- Describe endemic growing conditions of five different native ferns sited in natural areas.
- Prepare a schedule of cultural tasks to be undertaken over a twelve month period which are highly specific to one nominated species of fern.
- Summarise, a procedure for maintenance over a twelve month period, of a Nephrolepis grown in hanging baskets, including comments on:
- pest control
- potting up
- List ten fern species, from at least five different genera, which are particularly suited to growing in hanging baskets in your locality.
- Compare the suitability of different types of hanging baskets for growing ferns, including:
- water wells
- lined wire baskets
- Explain how to make a terrarium for growing five different types of ferns.
- List twenty fern species which grow in very wet conditions, including aquatic plants and bog plants.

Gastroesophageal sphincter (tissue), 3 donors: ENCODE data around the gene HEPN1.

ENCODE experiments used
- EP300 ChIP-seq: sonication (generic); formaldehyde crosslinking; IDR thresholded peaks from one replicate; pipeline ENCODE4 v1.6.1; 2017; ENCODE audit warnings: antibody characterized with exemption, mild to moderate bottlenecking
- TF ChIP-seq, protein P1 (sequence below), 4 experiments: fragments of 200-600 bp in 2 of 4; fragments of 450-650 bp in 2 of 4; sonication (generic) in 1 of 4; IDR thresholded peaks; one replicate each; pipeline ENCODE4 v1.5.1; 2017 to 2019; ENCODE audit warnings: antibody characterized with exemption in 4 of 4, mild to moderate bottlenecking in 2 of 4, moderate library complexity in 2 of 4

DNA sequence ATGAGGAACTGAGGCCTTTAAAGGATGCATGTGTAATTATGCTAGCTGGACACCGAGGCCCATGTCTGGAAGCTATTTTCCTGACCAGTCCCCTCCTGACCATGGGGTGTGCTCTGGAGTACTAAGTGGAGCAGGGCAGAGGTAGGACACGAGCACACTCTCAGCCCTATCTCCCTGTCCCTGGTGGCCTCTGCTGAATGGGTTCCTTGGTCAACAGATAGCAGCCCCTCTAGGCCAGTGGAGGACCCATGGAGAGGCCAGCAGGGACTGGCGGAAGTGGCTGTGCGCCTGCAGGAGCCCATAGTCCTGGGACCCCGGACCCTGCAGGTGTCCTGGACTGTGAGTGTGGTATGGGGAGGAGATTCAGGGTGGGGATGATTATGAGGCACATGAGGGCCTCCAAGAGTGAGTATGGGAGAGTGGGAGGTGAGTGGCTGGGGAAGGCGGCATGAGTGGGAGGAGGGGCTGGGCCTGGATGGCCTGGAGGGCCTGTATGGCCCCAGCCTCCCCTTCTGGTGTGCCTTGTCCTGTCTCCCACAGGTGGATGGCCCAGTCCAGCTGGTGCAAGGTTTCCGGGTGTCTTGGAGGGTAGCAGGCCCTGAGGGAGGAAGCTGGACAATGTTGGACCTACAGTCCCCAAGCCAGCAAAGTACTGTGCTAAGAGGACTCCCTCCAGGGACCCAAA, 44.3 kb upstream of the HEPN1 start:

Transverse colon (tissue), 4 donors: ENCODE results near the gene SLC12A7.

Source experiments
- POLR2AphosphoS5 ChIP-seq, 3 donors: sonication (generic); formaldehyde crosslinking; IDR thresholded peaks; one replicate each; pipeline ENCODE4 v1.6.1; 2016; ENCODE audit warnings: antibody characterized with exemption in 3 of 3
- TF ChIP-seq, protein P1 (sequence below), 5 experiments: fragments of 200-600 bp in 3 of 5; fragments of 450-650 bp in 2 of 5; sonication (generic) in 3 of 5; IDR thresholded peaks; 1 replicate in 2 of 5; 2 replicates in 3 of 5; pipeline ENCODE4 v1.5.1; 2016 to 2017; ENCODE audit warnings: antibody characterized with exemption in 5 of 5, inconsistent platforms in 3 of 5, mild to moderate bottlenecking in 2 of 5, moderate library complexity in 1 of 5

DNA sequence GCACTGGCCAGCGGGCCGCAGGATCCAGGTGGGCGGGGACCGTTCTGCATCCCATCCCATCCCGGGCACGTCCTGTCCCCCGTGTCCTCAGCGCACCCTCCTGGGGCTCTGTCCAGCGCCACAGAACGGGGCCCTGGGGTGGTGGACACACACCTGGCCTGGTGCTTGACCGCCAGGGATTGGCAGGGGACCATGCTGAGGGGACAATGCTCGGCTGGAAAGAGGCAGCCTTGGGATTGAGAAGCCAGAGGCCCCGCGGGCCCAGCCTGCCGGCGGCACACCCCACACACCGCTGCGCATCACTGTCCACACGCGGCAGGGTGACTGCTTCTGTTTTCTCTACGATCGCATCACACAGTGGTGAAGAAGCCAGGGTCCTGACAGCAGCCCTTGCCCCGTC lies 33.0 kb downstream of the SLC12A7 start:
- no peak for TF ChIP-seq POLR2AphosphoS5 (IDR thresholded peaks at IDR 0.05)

- Distinguish between the cultural requirements of ferns grown indoors and outdoors.
- Explain the cultural techniques which are unique to growing ferns as an epiphyte. Grow a fern using a specialised technique (eg. in a terrarium or hanging basket), monitoring it over 3 months (ie. recording cultural practices, changes in health, and performance).
- Write guidelines for preparation of a potted fern for competition in a garden show.
- Evaluate the use of ferns in a garden, which incorporates both ferns and flowering plants, using a supplied checklist of design criteria.
- Evaluate the use of ferns in a garden or interior plantscape, which is either all or predominantly ferns, using a supplied checklist of design criteria.
- Design a fern garden bed of 30 square meters, which incorporates at least ten different fern varieties, and satisfies both aesthetic and cultural requirements of a specified site, which you survey.
Tips for Growing Ferns
- Provide protection from direct sun and wind. Plant beside a wall or fence, or under shade to avoid direct sun at any time of day.
- Keep moist on hot or windy days
- Use a high organic soil, mixing lots of compost or mulch into clays or sands before planting.